Debate over ballot questions continues


Citizens are the only winners of the Minnesota Supreme Court's ruling on constitutional amendments in our great state ("Court ignores amendment flaws," editorial, Aug. 29). I recall with absolute horror the changes to the titles of the two amendments that are to be voted on. The changes were outrageous, confusing and clearly written to deny citizens an important vote.

Secretary of State Mark Ritchie exceeded his authority when he provided ballot questions on the proposed marriage and voter identification amendments different from those chosen by the Legislature. His actions were a threat to long-established democratic principles in this state.


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My American Express Costco membership card has my photo on it. The Minnesota Supreme Court's decision to retain the Legislature's amendment title, "Photo identification required for voting," means I could use it to vote, right? My father was a 30-year U.S. Navy veteran. His ID card had his photo on it, but not his address. He could have used it to vote if this amendment passes, right?

If only it were so simple.


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What are some of the consequences of the failure to protect marriage? In Massachusetts, where homosexual marriage has been legalized, there have been significant consequences for those who hold a different viewpoint. Town clerks who refused on moral grounds to marry same-sex couples have been fired. Religious charities have had to close their adoption services rather than be forced, against their principles, to place children with same-sex couples. Parents requesting notice of homosexual education days in public schools have been refused this courtesy and have therefore not been able to opt their children out of homosexual indoctrination in the schools. These situations came about because homosexual relationships have been declared equal to traditional heterosexual relationships by law. Vote "yes" to the Minnesota marriage amendment this November and protect marriage.


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Lori Sturdevant's propaganda piece for opponents of the marriage amendment, which described their State Fair booth as the political "epicenter" of the fair ("Amendment foes take political blue ribbon," Aug. 30), could not be further removed from reality.

While working the Minnesota for Marriage booth, I experienced thousands of fairgoers coming forward to enthusiastically sign the "VOTE YES" pledge, including a strong show of support across all demographics and particularly with young people. That's because the majority of Minnesotans understand, in their heart of hearts, that marriage is between one man and one woman and that kids need a mother and a father.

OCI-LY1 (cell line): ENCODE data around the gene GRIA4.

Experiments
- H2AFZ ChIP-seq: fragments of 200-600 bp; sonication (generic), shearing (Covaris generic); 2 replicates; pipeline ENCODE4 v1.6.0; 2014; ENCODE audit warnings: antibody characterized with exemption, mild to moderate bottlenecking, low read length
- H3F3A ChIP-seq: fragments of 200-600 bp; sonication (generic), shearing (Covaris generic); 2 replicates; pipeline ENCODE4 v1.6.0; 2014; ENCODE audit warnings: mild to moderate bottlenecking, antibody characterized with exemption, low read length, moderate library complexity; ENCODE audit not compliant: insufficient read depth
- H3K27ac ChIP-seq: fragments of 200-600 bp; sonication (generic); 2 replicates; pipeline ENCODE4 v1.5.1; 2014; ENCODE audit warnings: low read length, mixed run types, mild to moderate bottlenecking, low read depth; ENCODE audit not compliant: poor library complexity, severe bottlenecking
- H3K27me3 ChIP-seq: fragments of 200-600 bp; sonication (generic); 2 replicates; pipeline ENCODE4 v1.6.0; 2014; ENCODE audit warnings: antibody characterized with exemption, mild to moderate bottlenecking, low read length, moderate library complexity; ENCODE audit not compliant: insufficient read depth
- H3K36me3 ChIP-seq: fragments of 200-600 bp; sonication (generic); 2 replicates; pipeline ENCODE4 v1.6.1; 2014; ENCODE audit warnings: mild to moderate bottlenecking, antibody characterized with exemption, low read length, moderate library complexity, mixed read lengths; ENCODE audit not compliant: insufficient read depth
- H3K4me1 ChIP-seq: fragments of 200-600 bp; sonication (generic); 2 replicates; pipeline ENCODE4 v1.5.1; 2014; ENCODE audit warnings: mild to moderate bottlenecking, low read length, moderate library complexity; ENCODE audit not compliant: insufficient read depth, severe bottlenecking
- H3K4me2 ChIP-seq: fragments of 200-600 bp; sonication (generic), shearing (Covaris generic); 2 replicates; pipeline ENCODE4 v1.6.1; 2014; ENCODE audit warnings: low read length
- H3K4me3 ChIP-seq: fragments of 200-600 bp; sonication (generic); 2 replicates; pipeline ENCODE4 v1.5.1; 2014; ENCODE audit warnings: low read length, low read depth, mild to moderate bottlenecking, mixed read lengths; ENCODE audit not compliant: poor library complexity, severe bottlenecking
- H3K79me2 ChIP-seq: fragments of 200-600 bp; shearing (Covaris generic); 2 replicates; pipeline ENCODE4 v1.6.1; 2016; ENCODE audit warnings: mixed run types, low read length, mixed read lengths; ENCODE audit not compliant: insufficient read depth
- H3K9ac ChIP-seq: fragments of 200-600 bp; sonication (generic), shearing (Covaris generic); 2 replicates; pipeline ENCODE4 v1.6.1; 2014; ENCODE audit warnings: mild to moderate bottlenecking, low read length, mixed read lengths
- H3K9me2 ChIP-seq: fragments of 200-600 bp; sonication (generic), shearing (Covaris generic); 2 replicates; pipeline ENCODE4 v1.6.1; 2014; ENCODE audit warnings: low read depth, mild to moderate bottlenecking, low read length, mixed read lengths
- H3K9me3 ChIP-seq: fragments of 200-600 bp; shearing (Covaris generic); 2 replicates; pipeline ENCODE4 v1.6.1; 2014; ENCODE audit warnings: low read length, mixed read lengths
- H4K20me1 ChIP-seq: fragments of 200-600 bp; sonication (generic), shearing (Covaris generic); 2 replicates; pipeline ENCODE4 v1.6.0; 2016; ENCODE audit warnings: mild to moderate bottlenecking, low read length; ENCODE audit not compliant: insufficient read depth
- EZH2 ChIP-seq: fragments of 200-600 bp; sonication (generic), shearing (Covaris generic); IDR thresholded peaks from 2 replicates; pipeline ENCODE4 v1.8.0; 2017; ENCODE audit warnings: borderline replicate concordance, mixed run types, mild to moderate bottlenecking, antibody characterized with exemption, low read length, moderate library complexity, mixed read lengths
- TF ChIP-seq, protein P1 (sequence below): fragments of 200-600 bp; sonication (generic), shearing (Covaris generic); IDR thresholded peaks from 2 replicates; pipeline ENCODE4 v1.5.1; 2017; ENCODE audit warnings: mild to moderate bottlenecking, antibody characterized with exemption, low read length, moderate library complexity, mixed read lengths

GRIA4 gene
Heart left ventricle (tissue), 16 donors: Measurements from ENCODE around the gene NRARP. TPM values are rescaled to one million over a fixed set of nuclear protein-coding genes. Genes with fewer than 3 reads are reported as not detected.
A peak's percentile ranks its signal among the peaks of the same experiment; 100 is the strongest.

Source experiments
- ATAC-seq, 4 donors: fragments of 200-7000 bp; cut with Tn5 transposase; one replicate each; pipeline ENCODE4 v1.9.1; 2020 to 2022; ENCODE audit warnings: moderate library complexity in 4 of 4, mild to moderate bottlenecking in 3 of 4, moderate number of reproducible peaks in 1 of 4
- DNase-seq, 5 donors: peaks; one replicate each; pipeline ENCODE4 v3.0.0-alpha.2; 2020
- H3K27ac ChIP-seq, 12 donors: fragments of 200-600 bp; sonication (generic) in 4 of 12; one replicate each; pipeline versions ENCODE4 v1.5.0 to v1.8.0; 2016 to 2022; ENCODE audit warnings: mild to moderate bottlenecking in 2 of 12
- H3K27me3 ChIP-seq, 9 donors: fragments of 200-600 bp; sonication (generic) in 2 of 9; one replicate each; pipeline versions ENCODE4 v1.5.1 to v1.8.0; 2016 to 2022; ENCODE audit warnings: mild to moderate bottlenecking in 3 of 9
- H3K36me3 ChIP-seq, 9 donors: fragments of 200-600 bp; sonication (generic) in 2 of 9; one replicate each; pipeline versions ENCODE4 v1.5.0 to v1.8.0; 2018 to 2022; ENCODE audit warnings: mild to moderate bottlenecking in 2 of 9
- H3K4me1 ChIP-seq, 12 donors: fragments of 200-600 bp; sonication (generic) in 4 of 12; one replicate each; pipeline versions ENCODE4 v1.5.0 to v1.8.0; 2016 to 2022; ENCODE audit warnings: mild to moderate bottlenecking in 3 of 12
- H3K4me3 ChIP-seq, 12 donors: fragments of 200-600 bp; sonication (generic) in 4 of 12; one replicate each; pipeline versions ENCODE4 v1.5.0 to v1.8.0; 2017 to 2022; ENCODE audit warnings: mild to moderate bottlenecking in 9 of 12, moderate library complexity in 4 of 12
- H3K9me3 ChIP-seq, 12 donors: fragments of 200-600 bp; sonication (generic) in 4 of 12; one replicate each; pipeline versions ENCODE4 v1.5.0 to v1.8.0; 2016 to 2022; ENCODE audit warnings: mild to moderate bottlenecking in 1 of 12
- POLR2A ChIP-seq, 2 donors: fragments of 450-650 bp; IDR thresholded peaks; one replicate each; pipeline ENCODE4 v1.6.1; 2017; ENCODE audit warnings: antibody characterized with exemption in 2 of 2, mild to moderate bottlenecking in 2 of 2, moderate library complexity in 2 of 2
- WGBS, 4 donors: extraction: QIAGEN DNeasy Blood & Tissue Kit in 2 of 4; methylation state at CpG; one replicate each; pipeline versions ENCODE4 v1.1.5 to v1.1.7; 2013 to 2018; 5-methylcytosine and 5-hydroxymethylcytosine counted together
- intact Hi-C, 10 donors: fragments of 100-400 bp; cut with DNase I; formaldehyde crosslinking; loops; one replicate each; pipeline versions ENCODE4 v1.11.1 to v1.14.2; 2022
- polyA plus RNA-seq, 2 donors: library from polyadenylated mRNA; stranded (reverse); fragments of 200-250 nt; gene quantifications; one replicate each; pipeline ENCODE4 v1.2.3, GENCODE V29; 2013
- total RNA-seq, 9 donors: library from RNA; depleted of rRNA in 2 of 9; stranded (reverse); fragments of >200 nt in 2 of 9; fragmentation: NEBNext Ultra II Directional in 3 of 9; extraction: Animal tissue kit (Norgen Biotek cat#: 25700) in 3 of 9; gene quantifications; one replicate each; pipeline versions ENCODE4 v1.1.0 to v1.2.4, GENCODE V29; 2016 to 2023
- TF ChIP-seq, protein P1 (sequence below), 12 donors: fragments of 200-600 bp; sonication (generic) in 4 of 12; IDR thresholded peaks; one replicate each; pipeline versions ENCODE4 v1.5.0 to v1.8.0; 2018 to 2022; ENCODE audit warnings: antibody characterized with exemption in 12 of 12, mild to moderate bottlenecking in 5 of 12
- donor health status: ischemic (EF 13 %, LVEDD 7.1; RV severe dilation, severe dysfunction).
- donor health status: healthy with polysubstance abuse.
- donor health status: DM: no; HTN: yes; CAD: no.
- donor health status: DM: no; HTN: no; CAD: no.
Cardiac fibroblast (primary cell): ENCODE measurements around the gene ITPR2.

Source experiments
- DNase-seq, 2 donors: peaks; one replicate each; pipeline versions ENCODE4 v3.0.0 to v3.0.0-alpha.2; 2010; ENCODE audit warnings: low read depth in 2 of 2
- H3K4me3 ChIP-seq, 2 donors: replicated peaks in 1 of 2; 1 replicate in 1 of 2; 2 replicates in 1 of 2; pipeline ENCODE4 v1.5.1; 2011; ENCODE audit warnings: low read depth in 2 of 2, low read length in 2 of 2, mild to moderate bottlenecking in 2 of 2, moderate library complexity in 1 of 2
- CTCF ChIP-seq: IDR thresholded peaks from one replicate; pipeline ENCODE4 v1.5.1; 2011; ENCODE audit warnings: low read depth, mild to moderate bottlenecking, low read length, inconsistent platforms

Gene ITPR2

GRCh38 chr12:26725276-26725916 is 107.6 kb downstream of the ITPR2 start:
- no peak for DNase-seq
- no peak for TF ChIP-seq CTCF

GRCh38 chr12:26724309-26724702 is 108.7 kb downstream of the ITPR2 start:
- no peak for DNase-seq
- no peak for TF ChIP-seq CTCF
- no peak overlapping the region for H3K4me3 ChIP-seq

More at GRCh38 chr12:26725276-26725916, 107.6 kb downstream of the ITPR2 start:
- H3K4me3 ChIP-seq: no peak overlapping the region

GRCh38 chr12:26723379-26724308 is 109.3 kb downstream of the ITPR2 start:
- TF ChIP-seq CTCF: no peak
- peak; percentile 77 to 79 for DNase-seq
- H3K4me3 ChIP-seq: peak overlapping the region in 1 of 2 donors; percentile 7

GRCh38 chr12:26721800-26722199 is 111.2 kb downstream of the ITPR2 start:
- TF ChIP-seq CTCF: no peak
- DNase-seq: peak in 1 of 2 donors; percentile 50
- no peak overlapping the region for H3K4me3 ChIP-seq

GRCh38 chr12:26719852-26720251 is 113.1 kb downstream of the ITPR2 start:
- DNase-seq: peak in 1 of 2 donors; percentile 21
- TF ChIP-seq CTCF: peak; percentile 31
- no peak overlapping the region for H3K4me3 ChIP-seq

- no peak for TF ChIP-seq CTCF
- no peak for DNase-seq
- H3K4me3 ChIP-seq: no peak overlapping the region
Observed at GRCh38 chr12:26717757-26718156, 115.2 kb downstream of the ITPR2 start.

The truth is that marriage between one man and one woman is the "epicenter" of all society -- not just the State Fair. It's profoundly in the common good, and discussing its importance to society and to the well-being children is neither mean-spirited nor harmful to anyone.

Amendment opponents, aided and abetted by the media, try to create the impression that public opinion is shifting and that the momentum is on the side of amendment opponents. It is not.


The writer is grassroots director for Minnesota for Marriage.


Ryan's Medicare plan could lead to lost jobs


Thomas Geoghegan proposed many common problems with Rep. Paul Ryan's Medicare plan ("Health care is all Keynesian now," Aug. 27). If Medicare is cut, it will cause a huge amount of job losses and added costs to the elderly. I am a certified nursing assistant; a large majority of my organization's income resides in the Medicare that covers the residents during their stay. If Medicare is cut and put on a voucher program as Ryan proposes, Medicare-based nursing homes will be closed, and many qualified employees will lose their jobs. Although I agree that decisive changes to Medicare and Medicaid are needed, Ryan's plan isn't the solution.



Not all neighbors see it as a problem


I live across from the Coon Rapids Dog Park, just two houses down from the men who want to see the park closed because of noise ("Dog park a loud nuisance, neighbors say," Aug. 27). I realize that my honesty is not going to sit well with my two angry neighbors. However, after reading the Star Tribune article, I felt compelled to set the record straight. I don't hear noise 24/7 coming from the dog park. I hear people partying up on the nearby railroad tracks. I've never had a dog charge or startle my wife or me, either. I've seen an occasional unleashed dog run off, and I've seen a few relieve themselves outside the park from time to time.

I'm not going to call my neighbors liars, but in all honesty, some of the things they're alleging aren't happening two houses away. What I do see is several happy dog owners enjoying a facility the city created, as well as enduring an occasional jerk. Some complaints are legitimate, because some of the people using the park are incredibly rude, lazy and thoughtless. These things would annoy any normal homeowner.



Not everybody can get one, or needs one


Allow me to differ with the Star Tribune regarding higher education ("Discard outmoded notions of higher ed," editorial, Aug. 28). First of all, not everybody is college material, and some people are successful without going to college. My dad never went to college, yet became retail vice president of every Montgomery Ward store in the United States. I never went to college, either, but managed to be self-supporting all of my life and now enjoy a comfortable retirement. College is fine, but good, old-fashioned ingenuity and ambition are what make a person successful. If everyone had a college degree, who would work in jobs other than management?